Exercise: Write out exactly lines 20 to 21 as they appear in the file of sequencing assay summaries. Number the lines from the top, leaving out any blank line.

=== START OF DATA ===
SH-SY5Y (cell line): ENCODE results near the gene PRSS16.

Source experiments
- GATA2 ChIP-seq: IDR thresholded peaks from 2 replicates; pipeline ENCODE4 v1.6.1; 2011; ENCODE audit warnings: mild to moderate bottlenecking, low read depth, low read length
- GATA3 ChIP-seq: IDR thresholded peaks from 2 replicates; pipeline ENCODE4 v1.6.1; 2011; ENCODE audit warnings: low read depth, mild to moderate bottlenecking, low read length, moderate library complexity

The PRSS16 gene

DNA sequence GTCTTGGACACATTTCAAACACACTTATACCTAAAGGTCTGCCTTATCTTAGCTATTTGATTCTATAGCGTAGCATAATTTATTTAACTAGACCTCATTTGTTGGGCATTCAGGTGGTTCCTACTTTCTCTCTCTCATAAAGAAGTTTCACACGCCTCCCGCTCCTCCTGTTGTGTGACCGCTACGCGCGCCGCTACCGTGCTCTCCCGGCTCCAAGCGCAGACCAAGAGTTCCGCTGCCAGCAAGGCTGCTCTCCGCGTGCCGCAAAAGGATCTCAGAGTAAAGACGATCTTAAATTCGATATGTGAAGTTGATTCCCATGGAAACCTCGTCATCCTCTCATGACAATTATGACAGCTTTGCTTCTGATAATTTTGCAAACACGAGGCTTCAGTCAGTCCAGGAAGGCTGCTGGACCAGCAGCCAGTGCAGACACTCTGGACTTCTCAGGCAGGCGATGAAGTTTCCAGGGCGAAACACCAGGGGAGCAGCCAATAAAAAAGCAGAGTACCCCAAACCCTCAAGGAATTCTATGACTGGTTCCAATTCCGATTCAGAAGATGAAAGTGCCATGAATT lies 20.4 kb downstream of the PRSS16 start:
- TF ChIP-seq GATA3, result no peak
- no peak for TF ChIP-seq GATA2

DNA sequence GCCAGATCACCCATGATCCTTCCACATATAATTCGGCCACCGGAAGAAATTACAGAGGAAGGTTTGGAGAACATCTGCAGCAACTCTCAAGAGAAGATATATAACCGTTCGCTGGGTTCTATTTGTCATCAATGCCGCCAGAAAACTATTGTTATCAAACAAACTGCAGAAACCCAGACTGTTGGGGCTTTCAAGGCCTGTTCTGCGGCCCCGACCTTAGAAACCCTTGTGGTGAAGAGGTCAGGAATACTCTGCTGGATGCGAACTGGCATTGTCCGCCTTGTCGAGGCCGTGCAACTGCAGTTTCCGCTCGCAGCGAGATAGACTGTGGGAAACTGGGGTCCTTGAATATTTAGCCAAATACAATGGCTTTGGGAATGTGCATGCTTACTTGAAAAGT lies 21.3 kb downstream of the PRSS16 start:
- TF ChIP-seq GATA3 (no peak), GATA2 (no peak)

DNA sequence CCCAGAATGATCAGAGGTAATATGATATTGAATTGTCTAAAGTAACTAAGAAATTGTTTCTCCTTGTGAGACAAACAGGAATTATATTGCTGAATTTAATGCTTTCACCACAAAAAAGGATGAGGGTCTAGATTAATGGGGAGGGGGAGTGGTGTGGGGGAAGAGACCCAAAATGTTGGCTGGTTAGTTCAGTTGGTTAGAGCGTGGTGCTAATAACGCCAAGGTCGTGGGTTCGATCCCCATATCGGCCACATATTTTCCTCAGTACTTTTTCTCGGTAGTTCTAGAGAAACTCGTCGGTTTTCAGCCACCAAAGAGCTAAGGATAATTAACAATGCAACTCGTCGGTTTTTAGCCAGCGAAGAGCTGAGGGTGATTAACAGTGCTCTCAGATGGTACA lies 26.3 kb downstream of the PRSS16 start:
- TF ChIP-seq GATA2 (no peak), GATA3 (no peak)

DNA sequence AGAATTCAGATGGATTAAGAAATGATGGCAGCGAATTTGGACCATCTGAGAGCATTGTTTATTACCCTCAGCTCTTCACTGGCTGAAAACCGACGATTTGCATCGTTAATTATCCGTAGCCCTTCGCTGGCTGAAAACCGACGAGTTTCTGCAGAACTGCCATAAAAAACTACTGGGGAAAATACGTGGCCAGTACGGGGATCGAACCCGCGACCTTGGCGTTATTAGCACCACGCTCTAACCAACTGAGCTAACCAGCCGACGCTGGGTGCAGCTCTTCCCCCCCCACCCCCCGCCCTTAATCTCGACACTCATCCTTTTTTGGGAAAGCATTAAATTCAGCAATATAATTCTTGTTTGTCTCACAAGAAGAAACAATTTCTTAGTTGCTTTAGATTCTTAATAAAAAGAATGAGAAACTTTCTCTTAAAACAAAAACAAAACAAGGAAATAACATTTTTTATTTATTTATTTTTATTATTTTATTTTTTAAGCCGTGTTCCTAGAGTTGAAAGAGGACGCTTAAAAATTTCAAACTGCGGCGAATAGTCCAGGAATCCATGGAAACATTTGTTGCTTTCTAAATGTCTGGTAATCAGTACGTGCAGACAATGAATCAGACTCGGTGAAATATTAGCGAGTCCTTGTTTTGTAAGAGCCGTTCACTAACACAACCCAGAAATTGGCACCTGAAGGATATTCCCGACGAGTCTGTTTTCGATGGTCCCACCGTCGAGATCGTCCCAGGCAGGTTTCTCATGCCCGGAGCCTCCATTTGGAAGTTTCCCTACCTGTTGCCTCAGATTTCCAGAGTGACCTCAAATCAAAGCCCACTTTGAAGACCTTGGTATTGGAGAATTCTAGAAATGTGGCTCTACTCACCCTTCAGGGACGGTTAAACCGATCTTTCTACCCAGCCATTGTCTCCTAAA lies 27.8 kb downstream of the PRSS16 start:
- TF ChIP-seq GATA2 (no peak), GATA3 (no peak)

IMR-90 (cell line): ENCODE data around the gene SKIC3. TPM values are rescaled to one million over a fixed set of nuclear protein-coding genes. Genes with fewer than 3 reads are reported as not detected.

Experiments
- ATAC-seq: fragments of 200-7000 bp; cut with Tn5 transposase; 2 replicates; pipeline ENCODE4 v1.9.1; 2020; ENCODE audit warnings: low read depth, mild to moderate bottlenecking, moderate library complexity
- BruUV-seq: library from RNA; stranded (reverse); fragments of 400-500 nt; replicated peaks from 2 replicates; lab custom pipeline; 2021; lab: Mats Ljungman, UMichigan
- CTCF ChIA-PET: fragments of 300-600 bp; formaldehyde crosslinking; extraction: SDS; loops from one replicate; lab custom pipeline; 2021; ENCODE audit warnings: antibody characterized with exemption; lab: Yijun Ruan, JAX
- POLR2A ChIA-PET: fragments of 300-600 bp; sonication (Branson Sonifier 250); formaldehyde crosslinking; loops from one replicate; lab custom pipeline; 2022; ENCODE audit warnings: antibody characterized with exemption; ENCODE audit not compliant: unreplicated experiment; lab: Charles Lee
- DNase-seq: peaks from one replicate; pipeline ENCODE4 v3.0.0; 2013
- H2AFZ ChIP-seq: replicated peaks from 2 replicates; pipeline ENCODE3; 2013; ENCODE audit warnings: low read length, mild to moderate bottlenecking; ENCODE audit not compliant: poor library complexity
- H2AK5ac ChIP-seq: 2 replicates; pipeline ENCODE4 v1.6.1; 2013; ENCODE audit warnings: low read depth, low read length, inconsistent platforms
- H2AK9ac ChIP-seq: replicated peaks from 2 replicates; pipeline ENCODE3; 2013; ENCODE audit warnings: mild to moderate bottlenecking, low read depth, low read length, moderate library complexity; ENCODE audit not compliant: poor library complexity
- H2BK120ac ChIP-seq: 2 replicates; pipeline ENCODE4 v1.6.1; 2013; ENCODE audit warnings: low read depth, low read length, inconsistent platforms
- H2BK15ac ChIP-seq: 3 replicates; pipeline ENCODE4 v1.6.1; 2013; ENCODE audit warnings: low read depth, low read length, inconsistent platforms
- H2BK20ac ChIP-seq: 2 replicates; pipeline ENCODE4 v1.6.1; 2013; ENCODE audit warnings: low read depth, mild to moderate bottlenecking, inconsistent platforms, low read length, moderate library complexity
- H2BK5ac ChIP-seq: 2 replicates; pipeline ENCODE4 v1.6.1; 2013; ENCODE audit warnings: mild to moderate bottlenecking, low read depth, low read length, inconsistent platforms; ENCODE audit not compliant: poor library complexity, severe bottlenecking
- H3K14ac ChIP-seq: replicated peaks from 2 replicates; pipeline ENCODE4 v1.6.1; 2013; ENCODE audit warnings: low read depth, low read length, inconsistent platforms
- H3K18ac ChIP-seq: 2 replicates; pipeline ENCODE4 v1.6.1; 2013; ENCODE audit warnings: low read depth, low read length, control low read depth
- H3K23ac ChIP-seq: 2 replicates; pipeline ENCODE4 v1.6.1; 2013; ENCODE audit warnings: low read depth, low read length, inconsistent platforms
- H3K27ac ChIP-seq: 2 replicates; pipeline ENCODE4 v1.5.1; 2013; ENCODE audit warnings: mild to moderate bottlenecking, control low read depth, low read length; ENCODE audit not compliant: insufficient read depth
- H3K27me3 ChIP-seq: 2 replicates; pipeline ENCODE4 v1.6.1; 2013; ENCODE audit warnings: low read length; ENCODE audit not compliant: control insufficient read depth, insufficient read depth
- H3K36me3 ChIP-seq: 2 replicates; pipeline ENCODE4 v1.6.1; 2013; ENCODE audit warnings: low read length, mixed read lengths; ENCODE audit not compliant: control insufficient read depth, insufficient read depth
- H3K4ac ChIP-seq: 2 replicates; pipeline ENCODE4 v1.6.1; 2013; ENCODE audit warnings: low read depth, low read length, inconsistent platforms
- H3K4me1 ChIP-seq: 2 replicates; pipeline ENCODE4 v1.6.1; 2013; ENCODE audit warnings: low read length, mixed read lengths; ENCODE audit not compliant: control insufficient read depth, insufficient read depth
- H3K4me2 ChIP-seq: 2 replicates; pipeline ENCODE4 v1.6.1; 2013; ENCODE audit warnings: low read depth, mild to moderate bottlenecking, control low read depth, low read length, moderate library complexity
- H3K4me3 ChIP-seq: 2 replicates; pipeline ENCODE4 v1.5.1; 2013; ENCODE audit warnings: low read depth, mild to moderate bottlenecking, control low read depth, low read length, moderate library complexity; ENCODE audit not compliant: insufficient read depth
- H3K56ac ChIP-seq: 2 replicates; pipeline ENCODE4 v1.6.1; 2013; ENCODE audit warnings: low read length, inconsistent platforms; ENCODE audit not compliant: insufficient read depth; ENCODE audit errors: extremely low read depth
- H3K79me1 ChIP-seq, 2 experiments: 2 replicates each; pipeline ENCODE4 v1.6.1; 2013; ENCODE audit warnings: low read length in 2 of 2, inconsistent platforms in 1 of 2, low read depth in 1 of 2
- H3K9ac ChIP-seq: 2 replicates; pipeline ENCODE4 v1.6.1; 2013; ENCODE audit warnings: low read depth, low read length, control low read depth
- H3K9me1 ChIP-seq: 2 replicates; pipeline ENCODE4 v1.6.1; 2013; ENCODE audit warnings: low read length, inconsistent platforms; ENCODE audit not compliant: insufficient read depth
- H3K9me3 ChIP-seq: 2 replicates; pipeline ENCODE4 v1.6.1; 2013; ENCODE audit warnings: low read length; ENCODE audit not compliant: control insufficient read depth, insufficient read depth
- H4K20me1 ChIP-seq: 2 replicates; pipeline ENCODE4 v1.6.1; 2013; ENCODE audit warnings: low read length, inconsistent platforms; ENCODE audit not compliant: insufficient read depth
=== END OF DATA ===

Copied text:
- POLR2A ChIA-PET: fragments of 300-600 bp; sonication (Branson Sonifier 250); formaldehyde crosslinking; loops from one replicate; lab custom pipeline; 2022; ENCODE audit warnings: antibody characterized with exemption; ENCODE audit not compliant: unreplicated experiment; lab: Charles Lee
- DNase-seq: peaks from one replicate; pipeline ENCODE4 v3.0.0; 2013